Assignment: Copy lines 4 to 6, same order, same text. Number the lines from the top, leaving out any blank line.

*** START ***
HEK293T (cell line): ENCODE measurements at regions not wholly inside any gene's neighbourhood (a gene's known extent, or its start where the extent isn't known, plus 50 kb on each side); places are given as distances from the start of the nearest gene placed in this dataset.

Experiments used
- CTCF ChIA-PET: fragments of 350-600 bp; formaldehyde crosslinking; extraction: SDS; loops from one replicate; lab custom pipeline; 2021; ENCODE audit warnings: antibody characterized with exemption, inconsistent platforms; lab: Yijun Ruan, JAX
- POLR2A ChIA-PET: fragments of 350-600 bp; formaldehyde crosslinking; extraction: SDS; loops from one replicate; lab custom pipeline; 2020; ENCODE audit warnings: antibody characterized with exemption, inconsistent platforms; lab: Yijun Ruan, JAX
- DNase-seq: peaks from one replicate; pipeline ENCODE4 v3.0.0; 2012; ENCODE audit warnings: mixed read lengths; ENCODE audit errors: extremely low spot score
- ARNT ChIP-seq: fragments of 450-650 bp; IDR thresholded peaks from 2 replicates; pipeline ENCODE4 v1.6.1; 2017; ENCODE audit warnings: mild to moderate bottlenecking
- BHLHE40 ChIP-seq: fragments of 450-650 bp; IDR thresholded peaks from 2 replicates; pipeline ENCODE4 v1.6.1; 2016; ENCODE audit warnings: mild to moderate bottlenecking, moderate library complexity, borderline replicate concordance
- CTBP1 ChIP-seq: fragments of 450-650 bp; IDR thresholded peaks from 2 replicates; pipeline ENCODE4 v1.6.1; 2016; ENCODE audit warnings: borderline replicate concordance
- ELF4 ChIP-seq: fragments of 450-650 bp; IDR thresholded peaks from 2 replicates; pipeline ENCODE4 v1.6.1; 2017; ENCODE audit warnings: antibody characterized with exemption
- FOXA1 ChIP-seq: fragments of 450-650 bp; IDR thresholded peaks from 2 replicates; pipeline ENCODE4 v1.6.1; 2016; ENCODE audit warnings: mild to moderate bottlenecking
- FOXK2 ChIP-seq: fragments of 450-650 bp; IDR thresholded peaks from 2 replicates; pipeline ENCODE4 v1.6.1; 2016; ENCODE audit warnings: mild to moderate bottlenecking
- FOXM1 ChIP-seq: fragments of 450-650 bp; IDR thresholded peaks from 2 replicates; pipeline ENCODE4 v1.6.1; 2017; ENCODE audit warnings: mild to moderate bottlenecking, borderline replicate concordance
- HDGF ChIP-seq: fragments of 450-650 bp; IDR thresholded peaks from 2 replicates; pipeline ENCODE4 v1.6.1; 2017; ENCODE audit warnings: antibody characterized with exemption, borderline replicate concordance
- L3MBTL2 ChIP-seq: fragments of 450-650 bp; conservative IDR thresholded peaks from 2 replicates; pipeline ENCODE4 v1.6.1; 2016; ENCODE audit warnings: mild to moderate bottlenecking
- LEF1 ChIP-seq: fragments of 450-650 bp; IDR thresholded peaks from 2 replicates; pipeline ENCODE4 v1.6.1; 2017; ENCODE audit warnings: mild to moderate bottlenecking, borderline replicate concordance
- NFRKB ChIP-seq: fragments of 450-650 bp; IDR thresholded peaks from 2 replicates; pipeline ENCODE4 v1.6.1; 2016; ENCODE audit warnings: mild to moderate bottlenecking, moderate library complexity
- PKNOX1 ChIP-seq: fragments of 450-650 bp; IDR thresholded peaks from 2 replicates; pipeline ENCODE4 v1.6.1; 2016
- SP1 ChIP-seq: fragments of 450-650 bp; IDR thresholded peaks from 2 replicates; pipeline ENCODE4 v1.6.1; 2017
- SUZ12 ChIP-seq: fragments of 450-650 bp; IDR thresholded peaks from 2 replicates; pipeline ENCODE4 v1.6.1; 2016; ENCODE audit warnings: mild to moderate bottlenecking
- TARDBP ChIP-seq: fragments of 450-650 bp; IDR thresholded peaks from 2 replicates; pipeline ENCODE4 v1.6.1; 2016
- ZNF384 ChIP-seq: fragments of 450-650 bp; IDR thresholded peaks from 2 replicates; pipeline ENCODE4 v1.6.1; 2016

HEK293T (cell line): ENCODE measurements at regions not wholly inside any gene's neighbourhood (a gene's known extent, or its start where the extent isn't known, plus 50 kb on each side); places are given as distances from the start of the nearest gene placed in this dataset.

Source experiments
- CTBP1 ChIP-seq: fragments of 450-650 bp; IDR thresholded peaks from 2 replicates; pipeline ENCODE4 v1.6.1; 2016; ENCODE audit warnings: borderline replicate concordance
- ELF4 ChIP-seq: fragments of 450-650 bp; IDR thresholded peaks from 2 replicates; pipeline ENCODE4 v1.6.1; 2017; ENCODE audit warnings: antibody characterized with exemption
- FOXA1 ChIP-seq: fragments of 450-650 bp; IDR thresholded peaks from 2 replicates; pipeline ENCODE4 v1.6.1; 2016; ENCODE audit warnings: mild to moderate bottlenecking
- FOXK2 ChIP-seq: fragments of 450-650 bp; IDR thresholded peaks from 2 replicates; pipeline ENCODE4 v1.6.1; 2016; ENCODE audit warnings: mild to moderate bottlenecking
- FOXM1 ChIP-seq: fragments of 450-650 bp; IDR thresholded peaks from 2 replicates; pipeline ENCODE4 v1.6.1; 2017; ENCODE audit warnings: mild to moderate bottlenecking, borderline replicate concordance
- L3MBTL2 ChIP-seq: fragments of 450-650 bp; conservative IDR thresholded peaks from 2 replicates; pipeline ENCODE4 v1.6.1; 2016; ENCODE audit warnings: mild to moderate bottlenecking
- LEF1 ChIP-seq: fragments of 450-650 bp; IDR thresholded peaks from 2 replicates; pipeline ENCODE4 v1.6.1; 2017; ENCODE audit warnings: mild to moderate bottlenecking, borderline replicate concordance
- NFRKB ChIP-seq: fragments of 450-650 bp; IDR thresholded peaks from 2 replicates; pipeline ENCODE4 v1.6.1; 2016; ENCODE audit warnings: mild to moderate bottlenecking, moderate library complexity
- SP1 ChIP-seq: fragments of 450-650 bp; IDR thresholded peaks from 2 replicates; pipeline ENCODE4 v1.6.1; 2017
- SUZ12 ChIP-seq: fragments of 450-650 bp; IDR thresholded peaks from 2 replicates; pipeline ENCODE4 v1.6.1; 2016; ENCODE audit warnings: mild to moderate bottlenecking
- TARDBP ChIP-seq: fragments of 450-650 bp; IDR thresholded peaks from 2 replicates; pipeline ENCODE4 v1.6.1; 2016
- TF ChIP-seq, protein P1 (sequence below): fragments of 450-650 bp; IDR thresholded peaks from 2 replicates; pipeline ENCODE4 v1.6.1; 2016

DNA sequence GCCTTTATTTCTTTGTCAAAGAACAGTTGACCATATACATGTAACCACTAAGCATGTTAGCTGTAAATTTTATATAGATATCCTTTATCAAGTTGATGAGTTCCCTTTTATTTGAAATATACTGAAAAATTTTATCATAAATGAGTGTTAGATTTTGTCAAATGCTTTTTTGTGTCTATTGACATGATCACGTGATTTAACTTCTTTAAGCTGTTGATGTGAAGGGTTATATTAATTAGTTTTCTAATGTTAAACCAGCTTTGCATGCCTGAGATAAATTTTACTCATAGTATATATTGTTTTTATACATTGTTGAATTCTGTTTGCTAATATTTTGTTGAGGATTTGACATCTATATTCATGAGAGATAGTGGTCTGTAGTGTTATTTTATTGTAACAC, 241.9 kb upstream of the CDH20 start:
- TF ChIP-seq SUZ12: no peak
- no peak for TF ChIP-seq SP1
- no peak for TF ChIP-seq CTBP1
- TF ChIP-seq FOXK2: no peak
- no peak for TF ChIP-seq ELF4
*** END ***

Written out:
- POLR2A ChIA-PET: fragments of 350-600 bp; formaldehyde crosslinking; extraction: SDS; loops from one replicate; lab custom pipeline; 2020; ENCODE audit warnings: antibody characterized with exemption, inconsistent platforms; lab: Yijun Ruan, JAX
- DNase-seq: peaks from one replicate; pipeline ENCODE4 v3.0.0; 2012; ENCODE audit warnings: mixed read lengths; ENCODE audit errors: extremely low spot score
- ARNT ChIP-seq: fragments of 450-650 bp; IDR thresholded peaks from 2 replicates; pipeline ENCODE4 v1.6.1; 2017; ENCODE audit warnings: mild to moderate bottlenecking